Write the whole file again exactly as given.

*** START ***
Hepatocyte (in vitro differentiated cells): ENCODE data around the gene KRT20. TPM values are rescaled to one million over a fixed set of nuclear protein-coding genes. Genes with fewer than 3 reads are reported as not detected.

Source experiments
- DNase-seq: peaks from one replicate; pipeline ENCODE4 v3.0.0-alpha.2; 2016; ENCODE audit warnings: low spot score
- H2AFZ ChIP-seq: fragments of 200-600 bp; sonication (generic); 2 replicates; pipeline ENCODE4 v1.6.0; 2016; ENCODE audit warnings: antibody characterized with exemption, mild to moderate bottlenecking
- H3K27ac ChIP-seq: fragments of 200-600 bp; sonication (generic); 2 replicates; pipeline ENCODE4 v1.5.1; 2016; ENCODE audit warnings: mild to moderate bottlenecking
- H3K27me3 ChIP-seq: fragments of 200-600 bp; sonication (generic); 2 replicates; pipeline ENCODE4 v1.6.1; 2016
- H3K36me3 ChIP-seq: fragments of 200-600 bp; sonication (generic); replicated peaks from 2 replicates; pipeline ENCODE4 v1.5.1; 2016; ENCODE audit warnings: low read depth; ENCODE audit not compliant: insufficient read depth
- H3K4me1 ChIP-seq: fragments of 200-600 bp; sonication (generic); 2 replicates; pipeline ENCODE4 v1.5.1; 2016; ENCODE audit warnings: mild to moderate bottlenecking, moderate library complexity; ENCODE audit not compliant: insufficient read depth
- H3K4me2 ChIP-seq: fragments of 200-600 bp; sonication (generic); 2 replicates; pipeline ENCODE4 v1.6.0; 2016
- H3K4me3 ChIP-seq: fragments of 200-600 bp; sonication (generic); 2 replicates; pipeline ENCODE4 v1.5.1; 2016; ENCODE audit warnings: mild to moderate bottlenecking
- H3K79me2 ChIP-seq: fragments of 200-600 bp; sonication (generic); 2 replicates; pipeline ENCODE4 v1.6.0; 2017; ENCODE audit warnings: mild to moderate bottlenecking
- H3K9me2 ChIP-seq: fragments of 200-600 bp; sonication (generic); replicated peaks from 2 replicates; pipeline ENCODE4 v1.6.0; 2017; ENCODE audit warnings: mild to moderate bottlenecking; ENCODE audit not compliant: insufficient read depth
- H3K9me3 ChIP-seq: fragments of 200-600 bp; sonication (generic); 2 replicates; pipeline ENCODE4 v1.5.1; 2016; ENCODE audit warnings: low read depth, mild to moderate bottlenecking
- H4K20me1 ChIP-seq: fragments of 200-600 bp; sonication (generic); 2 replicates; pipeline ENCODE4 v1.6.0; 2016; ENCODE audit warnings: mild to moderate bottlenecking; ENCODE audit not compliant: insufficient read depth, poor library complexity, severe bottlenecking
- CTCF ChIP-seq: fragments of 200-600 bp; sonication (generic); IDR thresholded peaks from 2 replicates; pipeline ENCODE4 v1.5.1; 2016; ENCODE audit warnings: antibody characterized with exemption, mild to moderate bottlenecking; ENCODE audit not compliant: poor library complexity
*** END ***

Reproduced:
Hepatocyte (in vitro differentiated cells): ENCODE data around the gene KRT20. TPM values are rescaled to one million over a fixed set of nuclear protein-coding genes. Genes with fewer than 3 reads are reported as not detected.

Source experiments
- DNase-seq: peaks from one replicate; pipeline ENCODE4 v3.0.0-alpha.2; 2016; ENCODE audit warnings: low spot score
- H2AFZ ChIP-seq: fragments of 200-600 bp; sonication (generic); 2 replicates; pipeline ENCODE4 v1.6.0; 2016; ENCODE audit warnings: antibody characterized with exemption, mild to moderate bottlenecking
- H3K27ac ChIP-seq: fragments of 200-600 bp; sonication (generic); 2 replicates; pipeline ENCODE4 v1.5.1; 2016; ENCODE audit warnings: mild to moderate bottlenecking
- H3K27me3 ChIP-seq: fragments of 200-600 bp; sonication (generic); 2 replicates; pipeline ENCODE4 v1.6.1; 2016
- H3K36me3 ChIP-seq: fragments of 200-600 bp; sonication (generic); replicated peaks from 2 replicates; pipeline ENCODE4 v1.5.1; 2016; ENCODE audit warnings: low read depth; ENCODE audit not compliant: insufficient read depth
- H3K4me1 ChIP-seq: fragments of 200-600 bp; sonication (generic); 2 replicates; pipeline ENCODE4 v1.5.1; 2016; ENCODE audit warnings: mild to moderate bottlenecking, moderate library complexity; ENCODE audit not compliant: insufficient read depth
- H3K4me2 ChIP-seq: fragments of 200-600 bp; sonication (generic); 2 replicates; pipeline ENCODE4 v1.6.0; 2016
- H3K4me3 ChIP-seq: fragments of 200-600 bp; sonication (generic); 2 replicates; pipeline ENCODE4 v1.5.1; 2016; ENCODE audit warnings: mild to moderate bottlenecking
- H3K79me2 ChIP-seq: fragments of 200-600 bp; sonication (generic); 2 replicates; pipeline ENCODE4 v1.6.0; 2017; ENCODE audit warnings: mild to moderate bottlenecking
- H3K9me2 ChIP-seq: fragments of 200-600 bp; sonication (generic); replicated peaks from 2 replicates; pipeline ENCODE4 v1.6.0; 2017; ENCODE audit warnings: mild to moderate bottlenecking; ENCODE audit not compliant: insufficient read depth
- H3K9me3 ChIP-seq: fragments of 200-600 bp; sonication (generic); 2 replicates; pipeline ENCODE4 v1.5.1; 2016; ENCODE audit warnings: low read depth, mild to moderate bottlenecking
- H4K20me1 ChIP-seq: fragments of 200-600 bp; sonication (generic); 2 replicates; pipeline ENCODE4 v1.6.0; 2016; ENCODE audit warnings: mild to moderate bottlenecking; ENCODE audit not compliant: insufficient read depth, poor library complexity, severe bottlenecking
- CTCF ChIP-seq: fragments of 200-600 bp; sonication (generic); IDR thresholded peaks from 2 replicates; pipeline ENCODE4 v1.5.1; 2016; ENCODE audit warnings: antibody characterized with exemption, mild to moderate bottlenecking; ENCODE audit not compliant: poor library complexity